For example, the rules governing civilian police access to military bases — to interview victims and examine crime scenes — have not been fully drafted. Defence officials said those rules could be negotiated at a local level, or could be written into agreements being negotiated with individual provinces.

Blair said he’s confident civilian authorities won’t face hassles getting access to military personnel and property.

“If police have responsibility, and they clearly do, then they also have the authority to do what is required to fulfil those responsibilities,” Blair told reporters. “They will be able to, of course, have access to whatever place in Canada they require to conduct their investigations,”

‘Mission accomplished,’ says military law expert

Retired colonel Michel Drapeau, a military law expert who has campaigned for years to see the legislation changed, said victims will finally be able to receive justice going forward.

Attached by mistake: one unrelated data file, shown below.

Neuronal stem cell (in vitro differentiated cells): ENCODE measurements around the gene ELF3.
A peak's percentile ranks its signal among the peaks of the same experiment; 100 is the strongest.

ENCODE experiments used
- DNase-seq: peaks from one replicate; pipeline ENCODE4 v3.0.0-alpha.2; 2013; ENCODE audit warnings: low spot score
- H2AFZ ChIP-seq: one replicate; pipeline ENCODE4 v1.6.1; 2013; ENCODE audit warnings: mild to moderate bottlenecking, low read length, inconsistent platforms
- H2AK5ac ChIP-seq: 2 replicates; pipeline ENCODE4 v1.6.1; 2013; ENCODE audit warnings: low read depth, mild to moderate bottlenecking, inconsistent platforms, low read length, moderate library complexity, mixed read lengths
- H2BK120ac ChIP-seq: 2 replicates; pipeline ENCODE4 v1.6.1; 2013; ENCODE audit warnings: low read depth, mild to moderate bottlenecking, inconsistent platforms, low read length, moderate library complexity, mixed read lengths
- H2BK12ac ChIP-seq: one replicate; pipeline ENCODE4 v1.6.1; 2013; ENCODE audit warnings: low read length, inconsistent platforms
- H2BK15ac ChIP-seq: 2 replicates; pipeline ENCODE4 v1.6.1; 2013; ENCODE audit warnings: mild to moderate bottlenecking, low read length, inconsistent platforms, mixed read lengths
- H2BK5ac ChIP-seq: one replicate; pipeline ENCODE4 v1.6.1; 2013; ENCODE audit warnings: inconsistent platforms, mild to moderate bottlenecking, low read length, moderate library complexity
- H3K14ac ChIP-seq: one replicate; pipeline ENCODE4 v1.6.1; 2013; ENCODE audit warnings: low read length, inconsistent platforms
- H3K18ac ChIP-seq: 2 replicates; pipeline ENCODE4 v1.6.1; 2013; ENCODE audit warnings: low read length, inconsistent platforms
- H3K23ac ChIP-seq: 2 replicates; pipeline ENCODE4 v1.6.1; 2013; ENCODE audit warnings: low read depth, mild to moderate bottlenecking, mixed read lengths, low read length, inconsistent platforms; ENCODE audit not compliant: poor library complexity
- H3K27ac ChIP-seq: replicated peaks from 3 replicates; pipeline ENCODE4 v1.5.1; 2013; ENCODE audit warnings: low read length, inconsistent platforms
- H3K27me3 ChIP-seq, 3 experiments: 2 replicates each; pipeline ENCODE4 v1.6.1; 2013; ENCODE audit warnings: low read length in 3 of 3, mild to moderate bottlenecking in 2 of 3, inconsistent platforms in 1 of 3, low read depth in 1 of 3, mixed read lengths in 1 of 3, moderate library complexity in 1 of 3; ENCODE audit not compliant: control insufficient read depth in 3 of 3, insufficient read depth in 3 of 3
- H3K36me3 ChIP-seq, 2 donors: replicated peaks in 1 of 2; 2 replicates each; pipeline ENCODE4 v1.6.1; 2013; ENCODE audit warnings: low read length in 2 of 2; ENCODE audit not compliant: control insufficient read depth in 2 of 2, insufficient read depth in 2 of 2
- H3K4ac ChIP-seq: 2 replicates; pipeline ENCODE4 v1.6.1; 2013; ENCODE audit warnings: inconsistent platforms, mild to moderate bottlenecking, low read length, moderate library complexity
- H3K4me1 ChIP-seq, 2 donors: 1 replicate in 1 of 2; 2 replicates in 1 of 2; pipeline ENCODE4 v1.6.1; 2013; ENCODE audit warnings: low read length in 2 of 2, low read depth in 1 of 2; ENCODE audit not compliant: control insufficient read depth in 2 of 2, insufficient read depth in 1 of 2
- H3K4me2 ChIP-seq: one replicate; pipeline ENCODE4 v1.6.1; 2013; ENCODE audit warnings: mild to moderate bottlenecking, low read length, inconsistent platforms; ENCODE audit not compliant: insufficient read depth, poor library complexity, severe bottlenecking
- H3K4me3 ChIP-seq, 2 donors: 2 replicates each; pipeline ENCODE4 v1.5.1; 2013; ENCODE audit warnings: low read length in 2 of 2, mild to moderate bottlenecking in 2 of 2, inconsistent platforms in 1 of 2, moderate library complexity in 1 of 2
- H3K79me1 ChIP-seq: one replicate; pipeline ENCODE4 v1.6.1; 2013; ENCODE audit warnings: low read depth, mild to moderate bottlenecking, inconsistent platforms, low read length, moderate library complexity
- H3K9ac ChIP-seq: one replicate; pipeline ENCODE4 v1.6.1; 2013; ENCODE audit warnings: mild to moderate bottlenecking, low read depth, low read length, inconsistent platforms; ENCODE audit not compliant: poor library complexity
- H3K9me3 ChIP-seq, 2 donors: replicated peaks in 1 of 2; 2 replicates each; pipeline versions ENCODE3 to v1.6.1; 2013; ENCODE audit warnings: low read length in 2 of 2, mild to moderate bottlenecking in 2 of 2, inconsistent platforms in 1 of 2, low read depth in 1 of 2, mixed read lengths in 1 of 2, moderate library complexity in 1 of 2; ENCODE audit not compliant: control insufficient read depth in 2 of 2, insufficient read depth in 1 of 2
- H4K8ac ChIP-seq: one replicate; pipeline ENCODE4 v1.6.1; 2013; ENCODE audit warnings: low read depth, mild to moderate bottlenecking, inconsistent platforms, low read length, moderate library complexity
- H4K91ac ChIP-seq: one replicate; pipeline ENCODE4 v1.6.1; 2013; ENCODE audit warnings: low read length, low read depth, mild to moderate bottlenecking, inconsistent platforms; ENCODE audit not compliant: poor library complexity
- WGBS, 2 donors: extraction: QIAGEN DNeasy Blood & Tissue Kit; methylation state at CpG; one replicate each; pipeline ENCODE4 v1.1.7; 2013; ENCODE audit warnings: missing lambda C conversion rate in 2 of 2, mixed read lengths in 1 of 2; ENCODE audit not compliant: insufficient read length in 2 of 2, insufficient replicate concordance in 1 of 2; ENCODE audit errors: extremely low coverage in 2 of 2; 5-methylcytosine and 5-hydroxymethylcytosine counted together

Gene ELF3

“To me, it’s mission accomplished,” said Drapeau. “Not my mission, but mission accomplished on behalf of the victims.

“So now they can sleep better tonight knowing that the Canadian society will look after them fully to the same extent as their sisters or brothers [in the civilian world] if they were ever to become victims of sexual assault or sexual misconduct.”

The changes to the appointment process for senior military justice officials stem from recommendations made by former Supreme Court justice Morris J. Fish in his 2021 review of the military justice system.

Making the military’s top police officer, top prosecutor and defence counsel direct government appointments will ensure they are insulated from real or perceived influence from the chain of command, Blair said.